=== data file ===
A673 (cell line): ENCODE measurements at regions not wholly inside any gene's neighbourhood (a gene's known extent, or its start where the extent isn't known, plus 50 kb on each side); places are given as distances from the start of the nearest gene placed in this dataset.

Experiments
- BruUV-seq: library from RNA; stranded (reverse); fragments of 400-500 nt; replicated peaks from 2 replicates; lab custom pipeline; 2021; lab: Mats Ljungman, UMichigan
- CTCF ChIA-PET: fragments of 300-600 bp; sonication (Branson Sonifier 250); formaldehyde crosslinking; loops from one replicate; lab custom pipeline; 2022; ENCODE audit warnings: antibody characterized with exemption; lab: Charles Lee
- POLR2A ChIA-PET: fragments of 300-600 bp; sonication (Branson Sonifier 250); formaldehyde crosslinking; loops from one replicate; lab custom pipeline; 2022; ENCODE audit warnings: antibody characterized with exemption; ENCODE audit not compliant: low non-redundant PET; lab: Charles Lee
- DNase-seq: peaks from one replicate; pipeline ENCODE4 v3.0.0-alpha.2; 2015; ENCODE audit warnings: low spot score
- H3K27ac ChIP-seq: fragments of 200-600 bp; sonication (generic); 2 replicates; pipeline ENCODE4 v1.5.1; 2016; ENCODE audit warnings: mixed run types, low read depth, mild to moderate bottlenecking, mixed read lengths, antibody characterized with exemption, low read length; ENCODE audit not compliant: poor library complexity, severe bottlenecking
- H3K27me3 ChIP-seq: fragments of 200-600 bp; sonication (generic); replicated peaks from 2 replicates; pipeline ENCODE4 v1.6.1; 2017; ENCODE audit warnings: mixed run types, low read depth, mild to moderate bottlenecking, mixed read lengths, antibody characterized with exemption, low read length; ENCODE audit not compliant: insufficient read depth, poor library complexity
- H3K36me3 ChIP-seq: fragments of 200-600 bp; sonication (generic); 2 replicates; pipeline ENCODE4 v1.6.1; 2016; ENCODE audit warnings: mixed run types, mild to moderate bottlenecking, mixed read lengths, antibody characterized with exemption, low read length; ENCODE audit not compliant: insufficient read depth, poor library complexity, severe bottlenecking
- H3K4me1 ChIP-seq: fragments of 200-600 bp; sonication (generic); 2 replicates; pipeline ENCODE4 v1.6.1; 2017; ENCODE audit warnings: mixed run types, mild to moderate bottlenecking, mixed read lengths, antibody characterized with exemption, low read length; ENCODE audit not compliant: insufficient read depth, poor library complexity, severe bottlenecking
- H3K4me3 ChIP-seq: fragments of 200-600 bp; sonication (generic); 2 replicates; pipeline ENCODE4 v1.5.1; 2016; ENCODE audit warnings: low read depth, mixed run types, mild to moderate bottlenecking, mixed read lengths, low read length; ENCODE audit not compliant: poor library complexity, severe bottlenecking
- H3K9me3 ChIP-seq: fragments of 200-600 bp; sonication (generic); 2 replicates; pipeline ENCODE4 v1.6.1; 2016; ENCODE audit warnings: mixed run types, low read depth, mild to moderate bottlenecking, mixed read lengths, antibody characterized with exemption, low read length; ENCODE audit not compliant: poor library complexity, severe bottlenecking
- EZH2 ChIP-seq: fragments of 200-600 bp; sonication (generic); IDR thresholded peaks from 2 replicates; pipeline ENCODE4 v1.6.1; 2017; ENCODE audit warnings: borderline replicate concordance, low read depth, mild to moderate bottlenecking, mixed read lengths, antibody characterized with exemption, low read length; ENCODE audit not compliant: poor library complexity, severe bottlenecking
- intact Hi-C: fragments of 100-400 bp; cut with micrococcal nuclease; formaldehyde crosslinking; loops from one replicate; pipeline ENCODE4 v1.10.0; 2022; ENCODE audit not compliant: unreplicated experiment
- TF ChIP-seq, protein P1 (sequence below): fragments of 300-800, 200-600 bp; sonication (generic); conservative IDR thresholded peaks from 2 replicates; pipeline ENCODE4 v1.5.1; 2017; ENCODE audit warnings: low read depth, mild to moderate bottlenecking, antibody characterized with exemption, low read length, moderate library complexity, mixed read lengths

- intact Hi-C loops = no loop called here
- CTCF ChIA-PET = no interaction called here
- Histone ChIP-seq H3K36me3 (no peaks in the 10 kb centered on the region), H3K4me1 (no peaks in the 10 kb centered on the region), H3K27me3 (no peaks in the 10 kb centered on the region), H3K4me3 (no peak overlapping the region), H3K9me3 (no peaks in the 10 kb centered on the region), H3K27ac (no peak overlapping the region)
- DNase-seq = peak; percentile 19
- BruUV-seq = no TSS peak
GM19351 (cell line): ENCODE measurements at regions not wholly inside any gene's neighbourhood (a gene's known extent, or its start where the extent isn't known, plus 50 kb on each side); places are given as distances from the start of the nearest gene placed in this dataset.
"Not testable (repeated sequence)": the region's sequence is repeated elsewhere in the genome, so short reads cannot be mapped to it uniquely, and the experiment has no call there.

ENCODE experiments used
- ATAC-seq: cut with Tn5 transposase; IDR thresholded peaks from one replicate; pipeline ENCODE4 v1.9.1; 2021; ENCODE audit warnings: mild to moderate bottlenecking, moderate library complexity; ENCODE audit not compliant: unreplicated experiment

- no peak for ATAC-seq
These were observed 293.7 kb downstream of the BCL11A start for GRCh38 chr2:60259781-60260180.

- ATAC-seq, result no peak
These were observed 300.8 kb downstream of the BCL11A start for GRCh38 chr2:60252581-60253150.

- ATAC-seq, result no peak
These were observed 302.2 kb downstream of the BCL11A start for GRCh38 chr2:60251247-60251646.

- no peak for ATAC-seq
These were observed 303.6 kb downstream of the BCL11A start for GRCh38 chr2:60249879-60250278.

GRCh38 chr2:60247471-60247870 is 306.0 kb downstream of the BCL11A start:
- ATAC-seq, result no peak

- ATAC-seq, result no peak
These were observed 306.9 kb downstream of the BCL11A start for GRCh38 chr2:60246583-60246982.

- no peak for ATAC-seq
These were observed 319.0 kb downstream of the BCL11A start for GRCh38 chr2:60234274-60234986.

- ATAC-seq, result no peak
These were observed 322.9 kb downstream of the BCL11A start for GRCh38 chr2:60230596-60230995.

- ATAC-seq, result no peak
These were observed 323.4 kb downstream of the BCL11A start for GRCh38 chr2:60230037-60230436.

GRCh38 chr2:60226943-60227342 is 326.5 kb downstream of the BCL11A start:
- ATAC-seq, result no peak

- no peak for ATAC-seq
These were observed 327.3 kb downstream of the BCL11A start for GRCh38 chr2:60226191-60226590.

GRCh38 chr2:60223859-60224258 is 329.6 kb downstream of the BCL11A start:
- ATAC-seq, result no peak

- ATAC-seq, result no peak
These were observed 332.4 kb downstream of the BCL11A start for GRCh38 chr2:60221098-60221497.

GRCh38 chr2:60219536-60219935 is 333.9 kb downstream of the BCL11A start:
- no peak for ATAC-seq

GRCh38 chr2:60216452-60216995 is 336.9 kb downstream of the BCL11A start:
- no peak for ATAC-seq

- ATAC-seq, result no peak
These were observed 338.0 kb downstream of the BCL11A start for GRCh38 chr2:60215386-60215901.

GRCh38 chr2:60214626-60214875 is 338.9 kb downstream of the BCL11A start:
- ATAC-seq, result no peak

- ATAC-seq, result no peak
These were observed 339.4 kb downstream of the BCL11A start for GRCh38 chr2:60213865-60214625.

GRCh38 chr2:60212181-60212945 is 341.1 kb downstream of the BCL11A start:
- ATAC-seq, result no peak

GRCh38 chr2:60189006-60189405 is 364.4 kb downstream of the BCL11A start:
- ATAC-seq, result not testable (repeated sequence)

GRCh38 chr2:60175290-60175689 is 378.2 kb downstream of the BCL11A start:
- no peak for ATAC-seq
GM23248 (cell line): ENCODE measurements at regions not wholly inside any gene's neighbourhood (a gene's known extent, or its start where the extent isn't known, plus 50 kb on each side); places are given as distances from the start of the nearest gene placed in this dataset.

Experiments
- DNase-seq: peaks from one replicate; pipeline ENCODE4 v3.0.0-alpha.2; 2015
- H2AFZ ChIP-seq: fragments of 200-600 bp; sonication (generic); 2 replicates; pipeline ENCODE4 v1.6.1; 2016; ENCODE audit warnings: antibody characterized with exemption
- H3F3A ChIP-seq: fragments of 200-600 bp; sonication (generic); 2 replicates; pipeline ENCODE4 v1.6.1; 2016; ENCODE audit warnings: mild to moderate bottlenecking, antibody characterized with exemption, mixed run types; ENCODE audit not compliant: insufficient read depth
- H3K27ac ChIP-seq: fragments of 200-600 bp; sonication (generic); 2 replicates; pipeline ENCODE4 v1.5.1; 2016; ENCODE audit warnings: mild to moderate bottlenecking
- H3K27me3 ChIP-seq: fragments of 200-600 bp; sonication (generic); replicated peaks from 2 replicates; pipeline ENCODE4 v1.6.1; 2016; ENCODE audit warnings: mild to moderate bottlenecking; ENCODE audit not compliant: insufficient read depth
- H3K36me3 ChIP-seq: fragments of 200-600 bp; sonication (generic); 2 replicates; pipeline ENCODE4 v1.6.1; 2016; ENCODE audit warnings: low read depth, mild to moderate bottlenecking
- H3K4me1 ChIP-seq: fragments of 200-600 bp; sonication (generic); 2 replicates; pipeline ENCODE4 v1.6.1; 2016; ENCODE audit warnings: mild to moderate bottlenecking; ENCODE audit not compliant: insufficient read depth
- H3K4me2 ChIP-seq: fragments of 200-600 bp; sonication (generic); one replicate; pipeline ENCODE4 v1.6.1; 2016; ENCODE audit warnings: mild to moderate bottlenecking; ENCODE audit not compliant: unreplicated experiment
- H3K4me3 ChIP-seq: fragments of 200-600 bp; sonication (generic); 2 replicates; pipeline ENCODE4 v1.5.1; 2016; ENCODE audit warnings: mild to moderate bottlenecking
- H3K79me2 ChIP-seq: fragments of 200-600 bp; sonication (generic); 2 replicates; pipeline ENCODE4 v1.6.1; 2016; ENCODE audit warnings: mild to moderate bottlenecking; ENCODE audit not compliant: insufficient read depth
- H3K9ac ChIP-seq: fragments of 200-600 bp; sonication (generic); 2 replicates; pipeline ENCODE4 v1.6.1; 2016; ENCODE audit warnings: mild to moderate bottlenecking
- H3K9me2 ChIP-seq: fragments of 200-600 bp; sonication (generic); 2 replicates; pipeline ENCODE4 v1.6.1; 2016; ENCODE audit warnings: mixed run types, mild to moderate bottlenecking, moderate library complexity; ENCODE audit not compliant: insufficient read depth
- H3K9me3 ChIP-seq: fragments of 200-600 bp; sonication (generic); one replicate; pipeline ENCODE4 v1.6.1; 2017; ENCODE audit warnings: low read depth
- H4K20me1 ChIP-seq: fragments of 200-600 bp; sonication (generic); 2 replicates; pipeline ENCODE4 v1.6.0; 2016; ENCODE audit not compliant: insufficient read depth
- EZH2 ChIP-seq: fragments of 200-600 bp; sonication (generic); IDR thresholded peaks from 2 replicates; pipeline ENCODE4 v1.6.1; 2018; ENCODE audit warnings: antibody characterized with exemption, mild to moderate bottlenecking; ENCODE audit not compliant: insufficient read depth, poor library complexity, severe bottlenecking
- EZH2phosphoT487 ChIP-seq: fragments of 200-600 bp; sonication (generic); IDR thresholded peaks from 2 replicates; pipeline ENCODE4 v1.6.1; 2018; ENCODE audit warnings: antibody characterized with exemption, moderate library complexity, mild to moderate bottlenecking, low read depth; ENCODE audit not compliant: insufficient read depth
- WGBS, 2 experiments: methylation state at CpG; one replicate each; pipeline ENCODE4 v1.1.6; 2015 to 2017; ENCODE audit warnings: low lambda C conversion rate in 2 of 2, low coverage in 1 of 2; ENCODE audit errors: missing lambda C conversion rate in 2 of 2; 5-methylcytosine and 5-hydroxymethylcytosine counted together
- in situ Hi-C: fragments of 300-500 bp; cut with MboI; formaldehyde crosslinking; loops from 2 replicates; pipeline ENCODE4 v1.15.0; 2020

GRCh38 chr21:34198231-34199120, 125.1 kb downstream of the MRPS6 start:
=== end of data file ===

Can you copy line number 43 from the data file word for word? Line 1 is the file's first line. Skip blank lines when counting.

GRCh38 chr2:60226943-60227342 is 326.5 kb downstream of the BCL11A start: